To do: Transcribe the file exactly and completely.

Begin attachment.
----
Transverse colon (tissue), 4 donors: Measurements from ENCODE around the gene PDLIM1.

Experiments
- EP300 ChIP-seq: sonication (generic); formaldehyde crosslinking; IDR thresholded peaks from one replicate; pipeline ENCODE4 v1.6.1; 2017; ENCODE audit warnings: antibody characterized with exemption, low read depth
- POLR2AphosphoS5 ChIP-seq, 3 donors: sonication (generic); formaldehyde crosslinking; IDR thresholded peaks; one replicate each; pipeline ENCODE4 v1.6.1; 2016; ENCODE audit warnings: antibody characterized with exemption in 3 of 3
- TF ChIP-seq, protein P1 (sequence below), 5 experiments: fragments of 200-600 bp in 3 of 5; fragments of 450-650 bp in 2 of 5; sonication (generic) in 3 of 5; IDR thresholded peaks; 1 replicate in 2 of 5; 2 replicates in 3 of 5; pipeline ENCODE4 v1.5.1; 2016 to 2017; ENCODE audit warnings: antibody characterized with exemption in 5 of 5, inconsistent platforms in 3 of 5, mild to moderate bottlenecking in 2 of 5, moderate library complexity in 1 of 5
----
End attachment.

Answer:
Transverse colon (tissue), 4 donors: Measurements from ENCODE around the gene PDLIM1.

Experiments
- EP300 ChIP-seq: sonication (generic); formaldehyde crosslinking; IDR thresholded peaks from one replicate; pipeline ENCODE4 v1.6.1; 2017; ENCODE audit warnings: antibody characterized with exemption, low read depth
- POLR2AphosphoS5 ChIP-seq, 3 donors: sonication (generic); formaldehyde crosslinking; IDR thresholded peaks; one replicate each; pipeline ENCODE4 v1.6.1; 2016; ENCODE audit warnings: antibody characterized with exemption in 3 of 3
- TF ChIP-seq, protein P1 (sequence below), 5 experiments: fragments of 200-600 bp in 3 of 5; fragments of 450-650 bp in 2 of 5; sonication (generic) in 3 of 5; IDR thresholded peaks; 1 replicate in 2 of 5; 2 replicates in 3 of 5; pipeline ENCODE4 v1.5.1; 2016 to 2017; ENCODE audit warnings: antibody characterized with exemption in 5 of 5, inconsistent platforms in 3 of 5, mild to moderate bottlenecking in 2 of 5, moderate library complexity in 1 of 5